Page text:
Jazz opportunities for woodwind players: learn the saxophone

Jazz clarinetist (and saxophonist!) Eddie Daniels. Photo, Professor Bop

I’ve been having a great time directing the university jazz band this year (alas, a temporary assignment). The group performed recently for some talented high school musicians from around the state, the kind of students I would like to recruit. After the performance, I was approached by no less than three of them, each expressing an interest in playing in the group in the future. None of them play instruments typical of jazz big band arrangements.

I’ve had this happen with private students, too. I once met with a very young and enthusiastic clarinetist and her mother. They explained to me that the young clarinetist was being excluded from her middle school jazz band because she didn’t play a “jazz” instrument. Their plan was for her to study clarinet with me, and to get so good that the jazz band director would “just have to” accept her into the group.

The clarinet, of course, does have a noble history in jazz music (even big bands), as does the flute, and, less frequently, the double reeds. And don’t get me wrong here—I love playing and listening to jazz on all those instruments, and would love to see every young woodwind player, regardless of instrument, get the chance to participate. But there are some practical barriers.

Students who want to learn to play jazz need opportunities to play in jazz groups. The big band format, by far the most likely jazz ensemble to be found in a school setting, has crystallized into a format with pretty specific instrumentation, and the saxophonists are the only woodwind players who get in on the fun. Parts for flute and clarinet pop up occasionally, but almost always written as a double in what is predominantly a saxophone part. Some school jazz band directors make the extra effort to include a larger variety of instruments, transposing parts themselves or purchasing special everyone-is-included arrangements. This approach of course has significant merits, but also robs the players of “jazz” instruments of an experience that is more authentic. And the stronger the group is, the less likely it is to use a non-standard instrumentation.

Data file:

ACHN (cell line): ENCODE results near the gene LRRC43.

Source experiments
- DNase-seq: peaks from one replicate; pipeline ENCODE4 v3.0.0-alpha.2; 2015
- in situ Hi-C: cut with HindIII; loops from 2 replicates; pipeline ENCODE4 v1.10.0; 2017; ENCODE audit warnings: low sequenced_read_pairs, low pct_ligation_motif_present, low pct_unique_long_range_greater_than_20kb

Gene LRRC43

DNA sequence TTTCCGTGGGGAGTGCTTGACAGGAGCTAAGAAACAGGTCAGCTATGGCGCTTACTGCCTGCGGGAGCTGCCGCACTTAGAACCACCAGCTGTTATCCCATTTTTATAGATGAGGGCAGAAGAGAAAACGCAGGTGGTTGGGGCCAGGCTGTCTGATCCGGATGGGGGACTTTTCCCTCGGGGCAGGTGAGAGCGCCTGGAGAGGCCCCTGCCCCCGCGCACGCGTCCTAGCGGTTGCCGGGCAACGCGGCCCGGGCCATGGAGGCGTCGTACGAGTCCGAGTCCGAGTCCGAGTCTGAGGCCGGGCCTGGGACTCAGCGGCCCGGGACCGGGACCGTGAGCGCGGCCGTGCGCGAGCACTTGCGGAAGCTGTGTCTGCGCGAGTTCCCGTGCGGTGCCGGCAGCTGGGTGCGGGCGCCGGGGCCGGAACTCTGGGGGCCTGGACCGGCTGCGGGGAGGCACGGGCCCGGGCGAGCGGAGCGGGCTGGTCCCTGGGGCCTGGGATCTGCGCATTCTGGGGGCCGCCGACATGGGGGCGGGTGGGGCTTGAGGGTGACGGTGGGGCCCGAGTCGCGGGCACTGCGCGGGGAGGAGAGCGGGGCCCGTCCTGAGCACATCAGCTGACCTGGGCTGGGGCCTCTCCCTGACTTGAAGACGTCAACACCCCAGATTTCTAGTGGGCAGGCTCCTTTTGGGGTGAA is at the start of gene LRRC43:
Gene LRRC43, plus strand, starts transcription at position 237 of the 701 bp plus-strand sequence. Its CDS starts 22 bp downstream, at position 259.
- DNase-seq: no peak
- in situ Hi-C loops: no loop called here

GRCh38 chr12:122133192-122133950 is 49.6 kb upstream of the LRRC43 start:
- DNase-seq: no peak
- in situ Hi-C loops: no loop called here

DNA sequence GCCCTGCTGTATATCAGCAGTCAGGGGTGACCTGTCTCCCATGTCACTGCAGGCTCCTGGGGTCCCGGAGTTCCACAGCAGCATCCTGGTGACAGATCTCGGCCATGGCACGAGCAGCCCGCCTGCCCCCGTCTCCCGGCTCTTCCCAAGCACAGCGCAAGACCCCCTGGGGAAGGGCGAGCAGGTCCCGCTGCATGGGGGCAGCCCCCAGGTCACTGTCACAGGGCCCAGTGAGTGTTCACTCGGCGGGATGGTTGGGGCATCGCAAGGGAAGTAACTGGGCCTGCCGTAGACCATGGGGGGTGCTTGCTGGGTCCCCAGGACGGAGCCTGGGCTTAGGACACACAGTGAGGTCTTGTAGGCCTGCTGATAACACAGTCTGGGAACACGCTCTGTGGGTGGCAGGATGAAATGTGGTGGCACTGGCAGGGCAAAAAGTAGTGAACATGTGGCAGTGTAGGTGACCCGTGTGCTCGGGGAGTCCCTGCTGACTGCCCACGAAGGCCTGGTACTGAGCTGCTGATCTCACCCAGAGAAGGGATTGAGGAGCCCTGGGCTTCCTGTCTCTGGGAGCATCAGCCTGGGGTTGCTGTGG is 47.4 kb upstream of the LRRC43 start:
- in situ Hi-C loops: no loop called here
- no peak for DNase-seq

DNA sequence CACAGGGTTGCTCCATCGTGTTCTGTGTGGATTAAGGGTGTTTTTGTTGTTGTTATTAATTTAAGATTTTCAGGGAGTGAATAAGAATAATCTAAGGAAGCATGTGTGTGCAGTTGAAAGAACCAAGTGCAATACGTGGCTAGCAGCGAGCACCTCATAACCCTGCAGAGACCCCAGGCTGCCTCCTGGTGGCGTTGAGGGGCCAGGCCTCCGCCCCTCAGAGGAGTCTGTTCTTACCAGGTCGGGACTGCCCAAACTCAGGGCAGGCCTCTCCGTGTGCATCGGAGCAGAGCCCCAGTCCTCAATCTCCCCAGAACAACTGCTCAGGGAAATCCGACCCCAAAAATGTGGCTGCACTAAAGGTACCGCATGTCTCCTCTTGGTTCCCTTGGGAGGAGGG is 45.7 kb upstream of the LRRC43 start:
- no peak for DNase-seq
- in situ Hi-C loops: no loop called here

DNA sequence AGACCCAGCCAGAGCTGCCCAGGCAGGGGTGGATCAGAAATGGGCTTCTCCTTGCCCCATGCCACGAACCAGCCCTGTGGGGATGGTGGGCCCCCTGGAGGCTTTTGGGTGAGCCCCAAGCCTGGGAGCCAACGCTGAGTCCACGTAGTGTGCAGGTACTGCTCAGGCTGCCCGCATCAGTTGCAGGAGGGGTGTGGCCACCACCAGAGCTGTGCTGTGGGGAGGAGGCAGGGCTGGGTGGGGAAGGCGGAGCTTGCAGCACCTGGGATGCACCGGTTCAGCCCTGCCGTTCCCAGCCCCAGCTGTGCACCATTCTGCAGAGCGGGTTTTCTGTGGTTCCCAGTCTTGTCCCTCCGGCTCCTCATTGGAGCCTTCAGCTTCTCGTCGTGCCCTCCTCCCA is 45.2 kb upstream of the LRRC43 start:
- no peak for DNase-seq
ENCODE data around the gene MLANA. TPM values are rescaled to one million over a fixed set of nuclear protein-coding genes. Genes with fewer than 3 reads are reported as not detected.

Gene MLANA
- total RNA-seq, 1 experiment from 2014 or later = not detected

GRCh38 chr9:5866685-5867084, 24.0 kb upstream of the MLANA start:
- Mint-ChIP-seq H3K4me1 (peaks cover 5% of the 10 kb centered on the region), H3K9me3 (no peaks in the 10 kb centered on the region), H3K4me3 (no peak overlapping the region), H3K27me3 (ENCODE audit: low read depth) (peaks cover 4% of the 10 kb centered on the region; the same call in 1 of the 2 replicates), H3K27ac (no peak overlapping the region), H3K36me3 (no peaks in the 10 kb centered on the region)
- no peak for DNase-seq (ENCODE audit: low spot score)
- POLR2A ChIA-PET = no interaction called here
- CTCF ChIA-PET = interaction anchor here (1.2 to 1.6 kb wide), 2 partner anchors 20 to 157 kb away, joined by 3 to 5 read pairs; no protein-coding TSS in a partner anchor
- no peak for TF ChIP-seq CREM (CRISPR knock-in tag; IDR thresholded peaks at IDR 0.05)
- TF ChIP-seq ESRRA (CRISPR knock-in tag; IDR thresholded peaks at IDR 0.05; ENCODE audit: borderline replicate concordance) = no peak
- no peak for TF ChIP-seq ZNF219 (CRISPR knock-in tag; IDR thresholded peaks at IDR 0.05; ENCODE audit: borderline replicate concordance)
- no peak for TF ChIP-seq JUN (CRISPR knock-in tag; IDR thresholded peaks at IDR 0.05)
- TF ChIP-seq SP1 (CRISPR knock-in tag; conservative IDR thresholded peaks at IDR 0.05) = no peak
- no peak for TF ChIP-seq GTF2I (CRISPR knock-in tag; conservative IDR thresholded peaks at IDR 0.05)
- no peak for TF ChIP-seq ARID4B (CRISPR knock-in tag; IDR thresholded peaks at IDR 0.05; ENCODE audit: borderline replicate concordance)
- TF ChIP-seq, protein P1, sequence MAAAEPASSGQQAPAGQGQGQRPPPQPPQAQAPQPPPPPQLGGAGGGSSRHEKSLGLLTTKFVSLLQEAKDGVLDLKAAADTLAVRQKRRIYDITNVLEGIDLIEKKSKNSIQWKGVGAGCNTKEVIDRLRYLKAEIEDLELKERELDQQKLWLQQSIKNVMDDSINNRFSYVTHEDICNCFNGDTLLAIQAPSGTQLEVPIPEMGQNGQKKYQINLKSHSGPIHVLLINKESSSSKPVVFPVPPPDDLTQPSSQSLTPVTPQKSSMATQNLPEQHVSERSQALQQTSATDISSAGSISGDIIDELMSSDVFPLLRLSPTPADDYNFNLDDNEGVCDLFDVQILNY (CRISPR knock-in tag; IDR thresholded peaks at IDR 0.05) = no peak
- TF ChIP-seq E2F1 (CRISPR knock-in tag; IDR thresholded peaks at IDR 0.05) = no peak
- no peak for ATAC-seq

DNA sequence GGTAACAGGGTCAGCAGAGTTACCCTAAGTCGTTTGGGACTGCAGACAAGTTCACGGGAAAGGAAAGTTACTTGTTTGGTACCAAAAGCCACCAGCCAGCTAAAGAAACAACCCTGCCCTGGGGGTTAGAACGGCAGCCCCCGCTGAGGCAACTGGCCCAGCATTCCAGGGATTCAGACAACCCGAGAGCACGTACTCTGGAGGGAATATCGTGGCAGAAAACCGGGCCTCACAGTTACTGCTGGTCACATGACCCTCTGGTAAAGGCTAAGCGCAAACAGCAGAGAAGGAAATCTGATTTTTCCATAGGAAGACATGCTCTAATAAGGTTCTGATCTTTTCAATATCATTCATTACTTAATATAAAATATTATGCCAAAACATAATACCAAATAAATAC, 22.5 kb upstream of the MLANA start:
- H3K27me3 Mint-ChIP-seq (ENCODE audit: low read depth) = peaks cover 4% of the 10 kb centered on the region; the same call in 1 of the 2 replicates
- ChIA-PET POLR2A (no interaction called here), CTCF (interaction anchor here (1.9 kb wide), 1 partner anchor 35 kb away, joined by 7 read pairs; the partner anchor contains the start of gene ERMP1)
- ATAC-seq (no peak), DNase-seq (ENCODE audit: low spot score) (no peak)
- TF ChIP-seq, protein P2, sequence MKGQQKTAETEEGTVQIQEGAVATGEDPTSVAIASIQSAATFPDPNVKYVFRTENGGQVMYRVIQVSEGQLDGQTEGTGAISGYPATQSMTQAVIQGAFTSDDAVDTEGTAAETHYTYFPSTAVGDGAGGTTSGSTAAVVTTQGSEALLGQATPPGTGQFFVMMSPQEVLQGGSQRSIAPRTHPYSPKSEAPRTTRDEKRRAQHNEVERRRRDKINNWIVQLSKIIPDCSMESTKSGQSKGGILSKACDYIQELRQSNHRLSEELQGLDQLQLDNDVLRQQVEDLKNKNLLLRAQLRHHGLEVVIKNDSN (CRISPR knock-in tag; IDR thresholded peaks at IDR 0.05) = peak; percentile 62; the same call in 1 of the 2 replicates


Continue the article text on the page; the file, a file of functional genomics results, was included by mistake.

Aspiring jazz players, can, of course, look beyond the school system for opportunities, but the grass may not be any greener. Neighborhood garage bands or other non-instructional ensembles in the community can provide valuable experience, but would a group like that care to include a beginning jazz player? Especially one who plays a “non-jazz” instrument?

For this reason, my approach has been to tell my non-saxophonist students who are interested in jazz that the shortest way from here to there is to pick up the saxophone. It hurts a little to tell them that. But by approaching jazz study as a saxophonist, a woodwind player opens up a world of opportunities and resources that otherwise just aren’t available. My university group, like most, has a set instrumentation. One of my oboe students has been a longtime member of the group, playing baritone saxophone. She gets jazz experience that most oboists don’t. But if she didn’t play at least a little bit of saxophone, she would be out of luck.

Clarinetists and flutists who are into jazz can become particularly valuable to a jazz group as members of the saxophone section. It’s not uncommon for an advanced school big band to play arrangements that call for those instruments woodwind doubles. Nor is it uncommon for the saxophonists to have a serious lack of ability to play those parts. A flute or clarinet specialist who is also a strong saxophonist can really save the day.

A handful of musicians have, of course, made names for themselves as jazz players on non-saxophone woodwind instruments. But most of them also have also played the saxophone.

To flutists, clarinetists, oboists, and bassoonists who want to play jazz, I encourage you to continue working hard at your instrument and to seek out recordings and concerts of the top jazz players on that instrument. But also consider taking a few saxophone lessons and getting access to some great opportunities.

Here are just a very few of my favorite jazz woodwind players. Note that all also play saxophone!